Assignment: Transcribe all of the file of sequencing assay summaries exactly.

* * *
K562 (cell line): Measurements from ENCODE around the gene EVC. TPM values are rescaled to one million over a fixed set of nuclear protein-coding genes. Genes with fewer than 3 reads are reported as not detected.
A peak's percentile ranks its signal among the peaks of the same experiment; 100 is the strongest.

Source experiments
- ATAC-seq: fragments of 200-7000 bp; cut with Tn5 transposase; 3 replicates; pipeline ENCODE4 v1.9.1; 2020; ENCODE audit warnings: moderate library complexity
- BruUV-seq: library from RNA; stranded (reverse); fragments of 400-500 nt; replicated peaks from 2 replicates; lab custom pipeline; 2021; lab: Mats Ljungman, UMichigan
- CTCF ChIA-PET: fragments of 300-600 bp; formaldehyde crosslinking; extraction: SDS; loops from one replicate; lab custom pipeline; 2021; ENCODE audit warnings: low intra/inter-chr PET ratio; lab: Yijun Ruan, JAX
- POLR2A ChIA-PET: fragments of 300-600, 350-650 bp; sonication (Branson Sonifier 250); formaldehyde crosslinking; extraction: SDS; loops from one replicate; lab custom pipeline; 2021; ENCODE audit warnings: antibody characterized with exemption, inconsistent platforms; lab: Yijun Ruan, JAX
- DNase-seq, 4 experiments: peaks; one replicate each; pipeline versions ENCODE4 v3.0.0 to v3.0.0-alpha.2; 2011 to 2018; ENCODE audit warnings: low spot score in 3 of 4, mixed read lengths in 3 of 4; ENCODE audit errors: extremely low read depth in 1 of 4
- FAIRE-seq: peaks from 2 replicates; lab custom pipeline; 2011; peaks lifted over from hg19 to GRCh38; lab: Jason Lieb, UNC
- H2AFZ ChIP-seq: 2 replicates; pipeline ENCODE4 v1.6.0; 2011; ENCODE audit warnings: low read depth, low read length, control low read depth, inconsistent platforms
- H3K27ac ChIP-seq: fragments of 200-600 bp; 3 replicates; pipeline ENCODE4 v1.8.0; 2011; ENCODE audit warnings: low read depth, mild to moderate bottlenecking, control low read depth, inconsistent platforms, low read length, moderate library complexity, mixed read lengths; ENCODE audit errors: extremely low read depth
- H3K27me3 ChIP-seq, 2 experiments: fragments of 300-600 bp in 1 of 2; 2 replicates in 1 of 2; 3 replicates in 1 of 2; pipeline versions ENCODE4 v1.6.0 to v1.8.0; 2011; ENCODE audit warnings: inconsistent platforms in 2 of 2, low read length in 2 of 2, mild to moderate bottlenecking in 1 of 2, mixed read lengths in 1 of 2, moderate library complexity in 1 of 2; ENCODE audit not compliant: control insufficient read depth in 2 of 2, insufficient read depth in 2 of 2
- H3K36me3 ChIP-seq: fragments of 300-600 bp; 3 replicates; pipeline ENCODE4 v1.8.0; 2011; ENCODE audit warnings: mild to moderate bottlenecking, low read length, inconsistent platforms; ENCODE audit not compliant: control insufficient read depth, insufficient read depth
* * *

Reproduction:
K562 (cell line): Measurements from ENCODE around the gene EVC. TPM values are rescaled to one million over a fixed set of nuclear protein-coding genes. Genes with fewer than 3 reads are reported as not detected.
A peak's percentile ranks its signal among the peaks of the same experiment; 100 is the strongest.

Source experiments
- ATAC-seq: fragments of 200-7000 bp; cut with Tn5 transposase; 3 replicates; pipeline ENCODE4 v1.9.1; 2020; ENCODE audit warnings: moderate library complexity
- BruUV-seq: library from RNA; stranded (reverse); fragments of 400-500 nt; replicated peaks from 2 replicates; lab custom pipeline; 2021; lab: Mats Ljungman, UMichigan
- CTCF ChIA-PET: fragments of 300-600 bp; formaldehyde crosslinking; extraction: SDS; loops from one replicate; lab custom pipeline; 2021; ENCODE audit warnings: low intra/inter-chr PET ratio; lab: Yijun Ruan, JAX
- POLR2A ChIA-PET: fragments of 300-600, 350-650 bp; sonication (Branson Sonifier 250); formaldehyde crosslinking; extraction: SDS; loops from one replicate; lab custom pipeline; 2021; ENCODE audit warnings: antibody characterized with exemption, inconsistent platforms; lab: Yijun Ruan, JAX
- DNase-seq, 4 experiments: peaks; one replicate each; pipeline versions ENCODE4 v3.0.0 to v3.0.0-alpha.2; 2011 to 2018; ENCODE audit warnings: low spot score in 3 of 4, mixed read lengths in 3 of 4; ENCODE audit errors: extremely low read depth in 1 of 4
- FAIRE-seq: peaks from 2 replicates; lab custom pipeline; 2011; peaks lifted over from hg19 to GRCh38; lab: Jason Lieb, UNC
- H2AFZ ChIP-seq: 2 replicates; pipeline ENCODE4 v1.6.0; 2011; ENCODE audit warnings: low read depth, low read length, control low read depth, inconsistent platforms
- H3K27ac ChIP-seq: fragments of 200-600 bp; 3 replicates; pipeline ENCODE4 v1.8.0; 2011; ENCODE audit warnings: low read depth, mild to moderate bottlenecking, control low read depth, inconsistent platforms, low read length, moderate library complexity, mixed read lengths; ENCODE audit errors: extremely low read depth
- H3K27me3 ChIP-seq, 2 experiments: fragments of 300-600 bp in 1 of 2; 2 replicates in 1 of 2; 3 replicates in 1 of 2; pipeline versions ENCODE4 v1.6.0 to v1.8.0; 2011; ENCODE audit warnings: inconsistent platforms in 2 of 2, low read length in 2 of 2, mild to moderate bottlenecking in 1 of 2, mixed read lengths in 1 of 2, moderate library complexity in 1 of 2; ENCODE audit not compliant: control insufficient read depth in 2 of 2, insufficient read depth in 2 of 2
- H3K36me3 ChIP-seq: fragments of 300-600 bp; 3 replicates; pipeline ENCODE4 v1.8.0; 2011; ENCODE audit warnings: mild to moderate bottlenecking, low read length, inconsistent platforms; ENCODE audit not compliant: control insufficient read depth, insufficient read depth